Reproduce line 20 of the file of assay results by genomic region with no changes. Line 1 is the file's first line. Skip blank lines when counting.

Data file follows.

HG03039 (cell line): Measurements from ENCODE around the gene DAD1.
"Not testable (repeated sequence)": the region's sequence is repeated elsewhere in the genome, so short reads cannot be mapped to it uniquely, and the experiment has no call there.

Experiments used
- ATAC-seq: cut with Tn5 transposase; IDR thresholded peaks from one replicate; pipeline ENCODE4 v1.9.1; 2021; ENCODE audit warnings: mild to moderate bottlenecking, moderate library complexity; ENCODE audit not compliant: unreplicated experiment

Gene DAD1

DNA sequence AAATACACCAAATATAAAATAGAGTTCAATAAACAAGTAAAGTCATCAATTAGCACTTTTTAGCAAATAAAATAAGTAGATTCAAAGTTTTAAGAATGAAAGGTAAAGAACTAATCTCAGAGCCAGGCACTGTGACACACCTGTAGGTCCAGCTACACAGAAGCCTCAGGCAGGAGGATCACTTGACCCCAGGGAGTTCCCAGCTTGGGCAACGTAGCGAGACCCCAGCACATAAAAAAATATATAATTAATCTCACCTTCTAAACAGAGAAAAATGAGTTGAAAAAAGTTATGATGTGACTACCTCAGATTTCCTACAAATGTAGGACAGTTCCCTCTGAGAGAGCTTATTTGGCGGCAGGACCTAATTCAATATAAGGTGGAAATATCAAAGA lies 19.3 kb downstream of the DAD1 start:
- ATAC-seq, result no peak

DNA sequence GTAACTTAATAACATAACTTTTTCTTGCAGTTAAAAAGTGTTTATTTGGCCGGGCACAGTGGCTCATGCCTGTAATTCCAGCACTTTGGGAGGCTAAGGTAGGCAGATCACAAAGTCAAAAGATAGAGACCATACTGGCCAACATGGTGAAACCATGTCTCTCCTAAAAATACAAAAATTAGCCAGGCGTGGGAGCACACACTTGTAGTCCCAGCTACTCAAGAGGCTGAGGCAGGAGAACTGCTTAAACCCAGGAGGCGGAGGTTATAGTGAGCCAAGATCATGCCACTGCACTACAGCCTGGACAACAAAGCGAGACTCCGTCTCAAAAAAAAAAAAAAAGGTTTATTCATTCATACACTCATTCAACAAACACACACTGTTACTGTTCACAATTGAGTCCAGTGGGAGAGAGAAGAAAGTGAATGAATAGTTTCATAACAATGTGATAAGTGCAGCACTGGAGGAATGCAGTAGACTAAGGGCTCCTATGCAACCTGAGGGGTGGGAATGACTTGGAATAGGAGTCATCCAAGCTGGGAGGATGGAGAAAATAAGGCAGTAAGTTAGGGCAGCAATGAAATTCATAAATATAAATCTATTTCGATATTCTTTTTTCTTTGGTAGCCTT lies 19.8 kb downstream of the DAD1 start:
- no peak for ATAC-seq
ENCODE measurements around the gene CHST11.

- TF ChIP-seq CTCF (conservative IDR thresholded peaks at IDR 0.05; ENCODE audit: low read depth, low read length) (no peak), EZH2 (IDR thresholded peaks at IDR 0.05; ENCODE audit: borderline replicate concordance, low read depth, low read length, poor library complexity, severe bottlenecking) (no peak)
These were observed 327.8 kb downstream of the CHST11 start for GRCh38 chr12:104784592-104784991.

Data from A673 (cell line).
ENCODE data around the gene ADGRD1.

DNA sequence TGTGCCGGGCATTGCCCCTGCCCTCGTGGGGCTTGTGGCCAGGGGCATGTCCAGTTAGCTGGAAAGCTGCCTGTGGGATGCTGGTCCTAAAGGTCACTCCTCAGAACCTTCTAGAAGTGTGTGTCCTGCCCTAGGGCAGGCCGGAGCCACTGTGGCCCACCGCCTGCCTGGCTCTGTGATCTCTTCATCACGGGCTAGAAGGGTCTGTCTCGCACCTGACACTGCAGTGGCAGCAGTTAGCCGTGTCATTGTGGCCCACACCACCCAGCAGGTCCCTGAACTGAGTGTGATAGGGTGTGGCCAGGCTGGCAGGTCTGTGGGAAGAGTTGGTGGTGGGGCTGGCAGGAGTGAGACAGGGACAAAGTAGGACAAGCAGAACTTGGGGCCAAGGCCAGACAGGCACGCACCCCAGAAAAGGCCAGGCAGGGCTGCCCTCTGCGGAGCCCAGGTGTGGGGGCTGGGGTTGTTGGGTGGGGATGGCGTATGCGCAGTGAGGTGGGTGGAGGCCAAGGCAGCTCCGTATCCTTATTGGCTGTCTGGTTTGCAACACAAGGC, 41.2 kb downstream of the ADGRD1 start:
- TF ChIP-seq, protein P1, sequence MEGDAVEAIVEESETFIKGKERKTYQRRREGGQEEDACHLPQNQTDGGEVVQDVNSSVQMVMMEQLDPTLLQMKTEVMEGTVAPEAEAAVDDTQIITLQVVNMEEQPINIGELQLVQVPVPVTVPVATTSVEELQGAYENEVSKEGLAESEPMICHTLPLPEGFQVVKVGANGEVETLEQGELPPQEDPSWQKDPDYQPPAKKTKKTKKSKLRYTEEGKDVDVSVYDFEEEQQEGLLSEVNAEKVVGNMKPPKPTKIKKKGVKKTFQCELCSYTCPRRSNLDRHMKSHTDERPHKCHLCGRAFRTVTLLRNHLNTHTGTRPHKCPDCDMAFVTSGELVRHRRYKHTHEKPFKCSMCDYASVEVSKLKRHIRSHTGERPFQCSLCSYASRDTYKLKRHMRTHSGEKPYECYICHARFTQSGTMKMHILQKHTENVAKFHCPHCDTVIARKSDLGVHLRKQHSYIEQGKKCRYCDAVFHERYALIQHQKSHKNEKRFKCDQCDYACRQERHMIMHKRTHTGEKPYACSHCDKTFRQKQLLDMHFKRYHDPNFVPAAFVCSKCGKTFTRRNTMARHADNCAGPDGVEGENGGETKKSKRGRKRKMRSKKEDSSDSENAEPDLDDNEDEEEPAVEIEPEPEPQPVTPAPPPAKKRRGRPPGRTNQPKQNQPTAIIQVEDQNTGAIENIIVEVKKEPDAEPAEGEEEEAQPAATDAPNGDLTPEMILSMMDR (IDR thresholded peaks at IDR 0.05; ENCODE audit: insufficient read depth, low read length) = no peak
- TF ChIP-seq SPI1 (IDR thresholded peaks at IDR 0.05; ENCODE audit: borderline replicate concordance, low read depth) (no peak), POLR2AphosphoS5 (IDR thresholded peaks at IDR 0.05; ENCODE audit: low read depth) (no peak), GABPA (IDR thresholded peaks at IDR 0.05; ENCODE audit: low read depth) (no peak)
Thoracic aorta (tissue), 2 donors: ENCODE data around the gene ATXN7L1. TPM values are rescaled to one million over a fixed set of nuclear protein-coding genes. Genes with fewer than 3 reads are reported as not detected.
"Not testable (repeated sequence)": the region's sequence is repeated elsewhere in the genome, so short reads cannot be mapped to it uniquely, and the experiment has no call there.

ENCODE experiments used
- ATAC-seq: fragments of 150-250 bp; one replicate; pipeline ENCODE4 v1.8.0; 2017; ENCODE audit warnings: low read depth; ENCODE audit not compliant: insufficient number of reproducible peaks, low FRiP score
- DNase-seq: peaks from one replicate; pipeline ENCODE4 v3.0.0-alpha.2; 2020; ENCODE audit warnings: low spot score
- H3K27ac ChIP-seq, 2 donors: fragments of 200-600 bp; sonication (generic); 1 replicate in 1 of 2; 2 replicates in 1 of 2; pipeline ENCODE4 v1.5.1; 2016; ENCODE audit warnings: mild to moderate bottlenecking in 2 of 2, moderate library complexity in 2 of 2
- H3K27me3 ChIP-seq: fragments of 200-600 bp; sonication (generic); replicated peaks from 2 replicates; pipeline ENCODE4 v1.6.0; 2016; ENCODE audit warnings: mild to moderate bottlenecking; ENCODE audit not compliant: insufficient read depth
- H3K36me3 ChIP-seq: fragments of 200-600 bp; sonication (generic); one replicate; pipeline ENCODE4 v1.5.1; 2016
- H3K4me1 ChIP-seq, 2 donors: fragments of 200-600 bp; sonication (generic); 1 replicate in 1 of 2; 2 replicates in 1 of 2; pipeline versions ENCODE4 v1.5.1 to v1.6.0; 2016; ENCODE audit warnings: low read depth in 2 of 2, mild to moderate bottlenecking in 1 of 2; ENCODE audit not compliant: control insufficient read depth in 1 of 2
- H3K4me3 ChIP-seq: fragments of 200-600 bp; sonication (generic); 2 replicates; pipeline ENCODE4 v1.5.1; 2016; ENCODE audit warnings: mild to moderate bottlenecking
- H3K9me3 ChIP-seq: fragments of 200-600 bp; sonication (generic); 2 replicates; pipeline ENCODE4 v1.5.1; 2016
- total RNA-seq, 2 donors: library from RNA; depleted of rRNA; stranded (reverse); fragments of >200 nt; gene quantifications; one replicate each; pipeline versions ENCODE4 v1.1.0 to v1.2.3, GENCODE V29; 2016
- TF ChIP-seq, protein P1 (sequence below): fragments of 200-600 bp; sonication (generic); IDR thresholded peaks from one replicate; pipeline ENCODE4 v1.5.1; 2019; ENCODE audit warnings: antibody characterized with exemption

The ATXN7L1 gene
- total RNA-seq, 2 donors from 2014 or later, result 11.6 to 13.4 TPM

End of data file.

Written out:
ENCODE experiments used